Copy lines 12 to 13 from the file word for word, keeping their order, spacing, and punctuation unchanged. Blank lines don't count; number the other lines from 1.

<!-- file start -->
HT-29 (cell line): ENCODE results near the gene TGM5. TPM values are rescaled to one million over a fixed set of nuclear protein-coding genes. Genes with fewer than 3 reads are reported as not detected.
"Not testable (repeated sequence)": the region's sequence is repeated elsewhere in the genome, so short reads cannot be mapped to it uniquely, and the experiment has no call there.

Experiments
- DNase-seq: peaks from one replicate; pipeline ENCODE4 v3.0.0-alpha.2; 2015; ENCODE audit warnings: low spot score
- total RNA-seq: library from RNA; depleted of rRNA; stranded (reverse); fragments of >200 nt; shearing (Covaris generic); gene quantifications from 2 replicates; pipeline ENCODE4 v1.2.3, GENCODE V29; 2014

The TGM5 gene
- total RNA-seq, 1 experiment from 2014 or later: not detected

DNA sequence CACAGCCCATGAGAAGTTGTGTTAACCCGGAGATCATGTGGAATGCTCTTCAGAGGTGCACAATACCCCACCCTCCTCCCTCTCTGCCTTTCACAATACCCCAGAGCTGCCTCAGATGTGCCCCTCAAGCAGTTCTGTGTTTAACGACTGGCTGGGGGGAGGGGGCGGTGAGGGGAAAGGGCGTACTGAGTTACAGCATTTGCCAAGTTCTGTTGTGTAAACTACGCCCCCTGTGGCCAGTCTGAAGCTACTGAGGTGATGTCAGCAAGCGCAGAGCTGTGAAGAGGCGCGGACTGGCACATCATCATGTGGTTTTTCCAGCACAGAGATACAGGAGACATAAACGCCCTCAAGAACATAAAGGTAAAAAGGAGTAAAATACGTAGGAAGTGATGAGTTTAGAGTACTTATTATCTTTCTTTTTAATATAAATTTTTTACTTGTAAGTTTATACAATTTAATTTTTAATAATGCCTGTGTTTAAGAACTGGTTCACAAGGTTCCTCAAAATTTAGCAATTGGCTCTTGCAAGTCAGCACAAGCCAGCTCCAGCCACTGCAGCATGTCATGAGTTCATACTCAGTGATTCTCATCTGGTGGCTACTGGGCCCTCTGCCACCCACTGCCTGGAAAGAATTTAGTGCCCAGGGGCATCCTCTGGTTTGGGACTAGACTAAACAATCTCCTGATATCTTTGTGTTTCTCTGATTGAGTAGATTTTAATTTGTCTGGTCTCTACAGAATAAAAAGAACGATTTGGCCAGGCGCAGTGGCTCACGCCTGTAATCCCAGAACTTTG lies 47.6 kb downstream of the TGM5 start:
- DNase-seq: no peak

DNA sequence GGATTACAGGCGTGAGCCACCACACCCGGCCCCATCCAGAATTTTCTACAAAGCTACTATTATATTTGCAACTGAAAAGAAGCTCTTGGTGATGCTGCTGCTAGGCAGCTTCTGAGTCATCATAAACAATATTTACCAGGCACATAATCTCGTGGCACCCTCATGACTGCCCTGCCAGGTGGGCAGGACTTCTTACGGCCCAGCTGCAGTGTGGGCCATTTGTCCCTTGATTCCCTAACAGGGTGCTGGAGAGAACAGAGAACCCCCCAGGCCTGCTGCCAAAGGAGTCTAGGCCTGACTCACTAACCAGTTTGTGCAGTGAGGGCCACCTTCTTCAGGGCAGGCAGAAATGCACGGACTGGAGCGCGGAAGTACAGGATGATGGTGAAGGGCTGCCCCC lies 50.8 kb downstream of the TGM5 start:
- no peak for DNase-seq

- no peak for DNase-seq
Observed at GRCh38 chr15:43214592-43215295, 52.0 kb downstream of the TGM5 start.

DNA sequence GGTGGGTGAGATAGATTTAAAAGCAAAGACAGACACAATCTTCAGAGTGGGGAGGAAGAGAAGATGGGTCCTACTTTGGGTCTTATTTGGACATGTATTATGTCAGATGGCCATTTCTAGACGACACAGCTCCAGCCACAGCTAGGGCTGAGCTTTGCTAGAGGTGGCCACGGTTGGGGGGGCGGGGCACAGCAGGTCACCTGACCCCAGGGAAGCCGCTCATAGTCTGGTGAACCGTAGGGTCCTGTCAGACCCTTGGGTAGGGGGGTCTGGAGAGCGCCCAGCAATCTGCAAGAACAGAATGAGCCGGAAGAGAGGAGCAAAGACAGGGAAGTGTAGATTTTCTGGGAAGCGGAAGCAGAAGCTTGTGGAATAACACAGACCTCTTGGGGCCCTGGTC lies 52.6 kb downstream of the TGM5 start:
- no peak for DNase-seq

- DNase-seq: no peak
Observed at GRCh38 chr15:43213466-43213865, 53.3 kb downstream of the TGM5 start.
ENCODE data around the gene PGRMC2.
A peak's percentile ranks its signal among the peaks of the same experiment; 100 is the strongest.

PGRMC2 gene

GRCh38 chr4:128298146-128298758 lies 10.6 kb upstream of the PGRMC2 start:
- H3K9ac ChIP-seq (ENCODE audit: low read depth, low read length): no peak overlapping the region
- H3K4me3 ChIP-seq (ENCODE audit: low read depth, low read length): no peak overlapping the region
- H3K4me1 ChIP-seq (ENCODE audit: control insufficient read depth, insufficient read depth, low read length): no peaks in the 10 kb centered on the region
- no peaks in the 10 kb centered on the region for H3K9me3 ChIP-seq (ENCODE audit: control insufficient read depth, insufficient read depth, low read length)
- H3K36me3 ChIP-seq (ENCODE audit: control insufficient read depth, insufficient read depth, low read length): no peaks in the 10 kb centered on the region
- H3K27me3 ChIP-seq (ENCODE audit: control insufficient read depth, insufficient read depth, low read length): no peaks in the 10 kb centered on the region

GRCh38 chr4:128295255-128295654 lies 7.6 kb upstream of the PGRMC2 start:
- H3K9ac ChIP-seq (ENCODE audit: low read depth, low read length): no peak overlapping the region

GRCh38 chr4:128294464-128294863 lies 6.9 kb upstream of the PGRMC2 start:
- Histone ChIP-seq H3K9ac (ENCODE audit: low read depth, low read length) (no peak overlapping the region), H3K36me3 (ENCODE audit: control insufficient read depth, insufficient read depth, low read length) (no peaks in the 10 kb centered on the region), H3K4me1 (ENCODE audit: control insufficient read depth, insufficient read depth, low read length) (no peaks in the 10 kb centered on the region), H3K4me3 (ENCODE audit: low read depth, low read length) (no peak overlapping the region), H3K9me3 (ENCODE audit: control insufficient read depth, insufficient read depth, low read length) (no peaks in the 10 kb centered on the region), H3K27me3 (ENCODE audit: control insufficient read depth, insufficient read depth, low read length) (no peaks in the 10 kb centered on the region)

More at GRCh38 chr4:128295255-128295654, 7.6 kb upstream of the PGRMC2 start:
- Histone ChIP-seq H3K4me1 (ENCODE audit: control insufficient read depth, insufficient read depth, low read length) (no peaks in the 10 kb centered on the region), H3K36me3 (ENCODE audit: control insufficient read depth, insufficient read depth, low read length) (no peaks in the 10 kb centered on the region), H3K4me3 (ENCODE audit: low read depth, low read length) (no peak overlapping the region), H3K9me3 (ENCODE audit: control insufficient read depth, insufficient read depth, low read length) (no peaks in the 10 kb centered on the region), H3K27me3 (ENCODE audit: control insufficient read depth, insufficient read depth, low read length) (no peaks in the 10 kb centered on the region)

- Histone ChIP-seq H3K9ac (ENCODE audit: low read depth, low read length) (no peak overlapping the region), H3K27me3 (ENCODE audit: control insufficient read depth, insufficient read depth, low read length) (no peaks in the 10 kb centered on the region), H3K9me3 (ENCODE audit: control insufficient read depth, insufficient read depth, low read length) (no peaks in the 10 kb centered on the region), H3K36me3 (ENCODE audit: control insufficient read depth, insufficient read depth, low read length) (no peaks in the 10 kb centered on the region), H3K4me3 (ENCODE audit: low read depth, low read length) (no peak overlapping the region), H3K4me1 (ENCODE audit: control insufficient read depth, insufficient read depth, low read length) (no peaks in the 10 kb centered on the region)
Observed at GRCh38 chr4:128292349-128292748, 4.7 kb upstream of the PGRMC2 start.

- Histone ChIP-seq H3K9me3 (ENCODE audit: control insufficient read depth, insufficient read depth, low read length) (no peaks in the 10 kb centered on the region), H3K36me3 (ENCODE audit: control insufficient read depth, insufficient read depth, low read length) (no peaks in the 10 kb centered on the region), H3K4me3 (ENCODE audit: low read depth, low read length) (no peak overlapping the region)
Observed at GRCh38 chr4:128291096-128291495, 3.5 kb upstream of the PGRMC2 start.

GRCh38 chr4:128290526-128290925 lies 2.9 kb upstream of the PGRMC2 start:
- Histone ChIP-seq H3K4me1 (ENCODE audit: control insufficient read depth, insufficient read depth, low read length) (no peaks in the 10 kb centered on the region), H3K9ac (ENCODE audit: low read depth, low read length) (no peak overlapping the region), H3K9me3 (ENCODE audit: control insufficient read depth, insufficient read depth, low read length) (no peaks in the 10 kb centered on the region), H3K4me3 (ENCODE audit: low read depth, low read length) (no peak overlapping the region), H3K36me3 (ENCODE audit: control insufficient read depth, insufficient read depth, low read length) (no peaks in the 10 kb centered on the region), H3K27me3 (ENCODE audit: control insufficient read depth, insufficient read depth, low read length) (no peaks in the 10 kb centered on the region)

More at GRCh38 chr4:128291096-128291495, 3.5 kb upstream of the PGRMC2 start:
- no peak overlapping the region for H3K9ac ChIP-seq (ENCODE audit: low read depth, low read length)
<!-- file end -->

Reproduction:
- no peak for DNase-seq
Observed at GRCh38 chr15:43214592-43215295, 52.0 kb downstream of the TGM5 start.